Politics and corporate earnings had the most significant impact on financial markets this week, and while global risk assets continued to rally, U.S. stocks drifted sideways in choppy trading until Friday. The earnings picture was mixed compared to last week’s clearly bullish landscape, with especially Amazon’s and 3M’s (MMM) weak numbers causing concern regarding the state of the global economy. That said, there were plenty of positive surprises as well, with Microsoft (MSFT), Intel (INTC), Tesla (TSLA), Visa (V) and Procter & Gamble (PG) all posting encouraging results. Although the Brexit saga still has not reached its conclusion, the risk of a hard Brexit has diminished, which boosted investor sentiment globally, similar to the ceasefire in Syria.
We had a relatively quiet week in terms of economic releases, but the few key reports leaned bearish again. Despite the weak numbers, Treasury yields were virtually unchanged for the second week in a row, but the yield curve continues to predict a rate cut by the Fed next week. Both core and headline durable goods orders missed the consensus estimates, but the Markit manufacturing PMI and the Richmond Manufacturing Index both came in above forecast, giving hope to bulls that the soft patch in manufacturing will be short-lived. After several weeks of positive releases, the housing market sent negative signals this week, with the Housing Price Index, new home sales, and existing home sales all missing expectations.
The technical picture is still positive across the board, despite the two choppy and directionless weeks in a row, and the major indices remain in advancing short and long-term trends. The S&P 500, the Nasdaq, and the Dow are still well above their rising 200-day moving averages, and the benchmarks also closed above their now rising 50-day moving averages on Friday. Small-caps continue to support the bullish case, as the Russell 2000 hit a one-month high on Monday. The index could easily get closer to its all-time high in the coming weeks, being above both its moving averages. The Volatility Index (VIX) remains below the 15 level, closing the week near 12.5 ahead of the crucial Fed decision, which is another confirmation of the underlying bullish trend in stocks.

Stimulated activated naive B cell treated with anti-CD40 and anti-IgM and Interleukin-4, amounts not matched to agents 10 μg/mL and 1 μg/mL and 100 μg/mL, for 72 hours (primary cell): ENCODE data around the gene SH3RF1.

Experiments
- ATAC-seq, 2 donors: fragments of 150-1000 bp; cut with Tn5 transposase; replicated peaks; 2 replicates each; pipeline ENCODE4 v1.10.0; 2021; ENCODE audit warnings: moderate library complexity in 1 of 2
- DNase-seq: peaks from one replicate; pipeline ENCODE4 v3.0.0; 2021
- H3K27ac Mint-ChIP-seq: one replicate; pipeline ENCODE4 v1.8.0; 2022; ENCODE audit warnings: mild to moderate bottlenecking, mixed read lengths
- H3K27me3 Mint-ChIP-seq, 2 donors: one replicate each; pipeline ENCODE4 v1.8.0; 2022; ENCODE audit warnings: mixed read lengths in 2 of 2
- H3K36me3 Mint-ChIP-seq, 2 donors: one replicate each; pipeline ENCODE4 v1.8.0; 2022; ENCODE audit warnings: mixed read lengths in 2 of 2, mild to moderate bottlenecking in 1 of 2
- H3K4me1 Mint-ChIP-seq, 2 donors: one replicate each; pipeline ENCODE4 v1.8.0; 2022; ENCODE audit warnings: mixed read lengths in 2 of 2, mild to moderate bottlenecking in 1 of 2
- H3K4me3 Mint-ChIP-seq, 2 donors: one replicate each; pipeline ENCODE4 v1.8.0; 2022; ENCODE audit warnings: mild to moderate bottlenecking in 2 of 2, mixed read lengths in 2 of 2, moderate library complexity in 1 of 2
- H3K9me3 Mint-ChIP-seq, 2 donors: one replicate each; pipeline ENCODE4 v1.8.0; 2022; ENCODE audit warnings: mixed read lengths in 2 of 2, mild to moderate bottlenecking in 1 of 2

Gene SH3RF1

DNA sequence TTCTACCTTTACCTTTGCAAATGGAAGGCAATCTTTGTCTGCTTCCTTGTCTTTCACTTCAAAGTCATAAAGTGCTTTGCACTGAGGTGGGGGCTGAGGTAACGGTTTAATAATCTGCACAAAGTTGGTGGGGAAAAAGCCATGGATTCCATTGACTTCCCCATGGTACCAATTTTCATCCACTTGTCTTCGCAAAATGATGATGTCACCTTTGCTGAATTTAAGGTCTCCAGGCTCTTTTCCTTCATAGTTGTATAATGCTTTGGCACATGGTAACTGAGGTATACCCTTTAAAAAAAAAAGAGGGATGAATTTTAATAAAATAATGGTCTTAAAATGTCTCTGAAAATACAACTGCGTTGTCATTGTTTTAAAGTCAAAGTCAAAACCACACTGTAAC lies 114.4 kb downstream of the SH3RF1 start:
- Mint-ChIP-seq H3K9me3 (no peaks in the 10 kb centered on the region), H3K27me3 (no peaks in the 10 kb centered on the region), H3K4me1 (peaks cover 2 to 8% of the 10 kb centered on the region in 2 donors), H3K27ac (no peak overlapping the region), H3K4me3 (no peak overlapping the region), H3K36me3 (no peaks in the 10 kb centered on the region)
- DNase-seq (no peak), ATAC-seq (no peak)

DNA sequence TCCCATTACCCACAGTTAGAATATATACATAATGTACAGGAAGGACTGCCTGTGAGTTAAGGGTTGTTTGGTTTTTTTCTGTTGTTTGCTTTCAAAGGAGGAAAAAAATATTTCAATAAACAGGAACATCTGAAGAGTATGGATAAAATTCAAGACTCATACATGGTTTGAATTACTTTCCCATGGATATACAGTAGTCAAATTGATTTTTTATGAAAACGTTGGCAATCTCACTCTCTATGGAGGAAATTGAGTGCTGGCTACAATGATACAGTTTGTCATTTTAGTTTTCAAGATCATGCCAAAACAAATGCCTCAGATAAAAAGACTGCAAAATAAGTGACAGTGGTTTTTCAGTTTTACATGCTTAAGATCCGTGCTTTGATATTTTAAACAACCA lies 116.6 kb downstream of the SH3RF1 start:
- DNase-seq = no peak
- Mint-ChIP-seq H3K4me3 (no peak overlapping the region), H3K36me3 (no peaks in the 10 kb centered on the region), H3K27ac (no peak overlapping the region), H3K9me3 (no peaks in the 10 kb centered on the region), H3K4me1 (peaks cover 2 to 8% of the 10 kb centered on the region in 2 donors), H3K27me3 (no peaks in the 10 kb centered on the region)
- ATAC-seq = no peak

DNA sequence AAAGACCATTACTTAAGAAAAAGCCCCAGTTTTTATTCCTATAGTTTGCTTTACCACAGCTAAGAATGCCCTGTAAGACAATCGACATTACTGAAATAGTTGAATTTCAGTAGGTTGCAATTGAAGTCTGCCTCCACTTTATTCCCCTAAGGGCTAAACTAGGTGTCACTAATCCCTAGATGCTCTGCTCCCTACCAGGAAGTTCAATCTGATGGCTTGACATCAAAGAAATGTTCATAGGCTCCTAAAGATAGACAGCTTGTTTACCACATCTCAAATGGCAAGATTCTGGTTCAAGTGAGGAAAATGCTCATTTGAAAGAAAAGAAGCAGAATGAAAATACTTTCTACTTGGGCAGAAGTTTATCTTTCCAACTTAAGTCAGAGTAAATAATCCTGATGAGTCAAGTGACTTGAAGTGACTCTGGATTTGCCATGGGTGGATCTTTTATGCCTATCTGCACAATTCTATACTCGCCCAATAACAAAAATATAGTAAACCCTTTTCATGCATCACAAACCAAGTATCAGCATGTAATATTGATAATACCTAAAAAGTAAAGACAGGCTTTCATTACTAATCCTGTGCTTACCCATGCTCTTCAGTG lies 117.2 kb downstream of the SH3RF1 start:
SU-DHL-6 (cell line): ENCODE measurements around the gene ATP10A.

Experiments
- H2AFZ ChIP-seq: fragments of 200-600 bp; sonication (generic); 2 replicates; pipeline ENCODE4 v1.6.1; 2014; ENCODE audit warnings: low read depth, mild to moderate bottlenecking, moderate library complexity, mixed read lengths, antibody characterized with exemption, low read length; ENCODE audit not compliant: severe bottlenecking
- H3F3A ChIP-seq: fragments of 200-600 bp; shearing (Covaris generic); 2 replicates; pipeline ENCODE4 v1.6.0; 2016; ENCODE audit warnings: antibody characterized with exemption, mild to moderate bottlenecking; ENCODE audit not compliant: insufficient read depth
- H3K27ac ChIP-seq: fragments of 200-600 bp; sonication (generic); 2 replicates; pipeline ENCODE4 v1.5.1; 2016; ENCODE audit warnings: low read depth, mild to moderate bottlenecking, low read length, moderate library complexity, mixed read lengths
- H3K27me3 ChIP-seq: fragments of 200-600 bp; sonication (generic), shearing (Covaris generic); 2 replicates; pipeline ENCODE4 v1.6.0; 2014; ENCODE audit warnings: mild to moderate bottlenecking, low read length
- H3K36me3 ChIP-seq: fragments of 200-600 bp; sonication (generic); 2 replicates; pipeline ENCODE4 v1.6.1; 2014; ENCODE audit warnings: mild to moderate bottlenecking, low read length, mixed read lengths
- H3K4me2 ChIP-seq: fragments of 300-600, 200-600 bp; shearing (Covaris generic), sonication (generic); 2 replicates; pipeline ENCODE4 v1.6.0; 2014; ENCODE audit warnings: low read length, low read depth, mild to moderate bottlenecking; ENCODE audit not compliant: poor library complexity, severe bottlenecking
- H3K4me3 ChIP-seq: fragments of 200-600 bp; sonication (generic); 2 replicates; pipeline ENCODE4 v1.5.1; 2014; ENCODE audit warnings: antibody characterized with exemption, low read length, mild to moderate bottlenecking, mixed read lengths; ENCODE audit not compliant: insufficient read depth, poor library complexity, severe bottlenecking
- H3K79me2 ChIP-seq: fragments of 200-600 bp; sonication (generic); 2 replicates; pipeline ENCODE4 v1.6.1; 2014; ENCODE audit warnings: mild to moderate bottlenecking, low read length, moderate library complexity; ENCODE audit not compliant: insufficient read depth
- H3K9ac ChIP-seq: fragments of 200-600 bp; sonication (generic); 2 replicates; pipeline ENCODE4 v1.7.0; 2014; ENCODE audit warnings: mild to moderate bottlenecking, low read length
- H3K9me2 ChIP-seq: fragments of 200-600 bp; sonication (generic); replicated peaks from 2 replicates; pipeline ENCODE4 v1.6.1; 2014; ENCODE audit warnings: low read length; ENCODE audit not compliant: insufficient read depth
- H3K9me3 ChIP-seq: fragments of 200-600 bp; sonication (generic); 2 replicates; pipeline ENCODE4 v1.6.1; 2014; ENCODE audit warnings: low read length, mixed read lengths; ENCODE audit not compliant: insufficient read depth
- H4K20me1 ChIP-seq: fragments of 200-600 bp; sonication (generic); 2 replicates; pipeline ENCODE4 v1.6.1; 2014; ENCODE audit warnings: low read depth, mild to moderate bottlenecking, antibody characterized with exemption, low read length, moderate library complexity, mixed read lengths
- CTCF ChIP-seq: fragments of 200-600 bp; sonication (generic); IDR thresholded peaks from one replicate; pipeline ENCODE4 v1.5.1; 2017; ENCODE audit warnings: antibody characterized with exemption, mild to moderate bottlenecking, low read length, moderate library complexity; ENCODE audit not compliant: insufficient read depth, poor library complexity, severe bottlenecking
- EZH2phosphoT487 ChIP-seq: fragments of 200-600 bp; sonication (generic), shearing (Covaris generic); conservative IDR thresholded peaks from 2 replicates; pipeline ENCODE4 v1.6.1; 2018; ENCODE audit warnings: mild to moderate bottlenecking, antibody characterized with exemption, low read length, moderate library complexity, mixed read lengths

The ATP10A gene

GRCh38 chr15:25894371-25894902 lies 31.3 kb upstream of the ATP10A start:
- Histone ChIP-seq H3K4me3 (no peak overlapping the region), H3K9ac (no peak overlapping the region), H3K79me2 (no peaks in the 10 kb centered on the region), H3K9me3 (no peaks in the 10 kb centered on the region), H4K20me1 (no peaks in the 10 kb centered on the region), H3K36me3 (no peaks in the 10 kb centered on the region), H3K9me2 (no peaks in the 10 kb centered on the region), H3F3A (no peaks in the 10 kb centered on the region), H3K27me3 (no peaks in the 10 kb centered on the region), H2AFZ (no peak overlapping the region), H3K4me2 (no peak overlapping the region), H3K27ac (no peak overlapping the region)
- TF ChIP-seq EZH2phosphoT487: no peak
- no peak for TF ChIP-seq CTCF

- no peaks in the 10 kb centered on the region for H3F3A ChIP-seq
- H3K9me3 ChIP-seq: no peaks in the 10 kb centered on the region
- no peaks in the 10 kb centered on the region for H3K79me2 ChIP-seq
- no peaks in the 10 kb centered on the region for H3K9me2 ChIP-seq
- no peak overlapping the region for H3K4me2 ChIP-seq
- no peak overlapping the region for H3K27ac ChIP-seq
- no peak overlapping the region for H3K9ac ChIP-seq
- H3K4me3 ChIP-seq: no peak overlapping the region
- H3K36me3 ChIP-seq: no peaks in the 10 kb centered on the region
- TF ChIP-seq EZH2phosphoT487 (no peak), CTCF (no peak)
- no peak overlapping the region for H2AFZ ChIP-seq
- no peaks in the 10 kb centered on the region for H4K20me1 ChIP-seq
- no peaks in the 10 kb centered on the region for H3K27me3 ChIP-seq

Market internals improved again thanks to small-caps, and while some of the most reliable measures are still weaker than before last year’s deep correction, the healing process continues. The Advance/Decline line hit new bull market highs this week as well, as advancing issues outnumbered decliners by a 4-to-1 ratio on the NYSE, and by a 3-to-1 ratio on the Nasdaq. The average number of new 52-week highs increased again on both exchanges, rising to 105 on the NYSE and 60 on the Nasdaq. The number of new lows ticked lower in the meantime, dropping to 24 on the NYSE and 50 on the Nasdaq. The percentage of stocks above their 200-day moving average continued to increase in the choppy environment, as the measure hit 58% on Friday.
Short interest continued to plunge at the beginning of the week, and although the decline slowed down, later on, the most-shorted issues still performed much better than the average thanks to positive sentiment. Revlon (REV) broke out from its bullish consolidation pattern this week, hitting a new eight-month high, and since the stock still has a short interest of 54%, bears could be in for more pain. Tanger Factory Outlet (SKT) popped up on the list of stocks with the highest short interest, with a reading of 49%, and after two wildly bullish weeks, the stock could continue its recovery. Snap-on (SNA) also hit a multi-month high this week, and since the stock has a very high days-to-cover (DTC) ratio of 16, it could be ready to reach its all-time high from last year in the coming months.
After this week’s relative lull, next week will be packed with crucial economic releases, not to mention the Federal Reserve’s expected rate cut. The CB consumer confidence number will be out on Tuesday, along with the ADP payrolls number, while the advance GDP print, and the Fed’s announcement will highlight Wednesday’s session. The Core PCE Price Index, the Chicago PMI, and personal spending will be out on Thursday, while the week will end with a bang, with the government jobs reports and the ISM manufacturing PMI both coming out on Friday. Earnings season will also be in full gear, and Apple (AAPL), Google parent Alphabet (GOOGL), Facebook (FB), Exxon (XOM), and Mastercard (MA) could all have a huge impact on stocks, so investors should fasten their seatbelts. Stay tuned!
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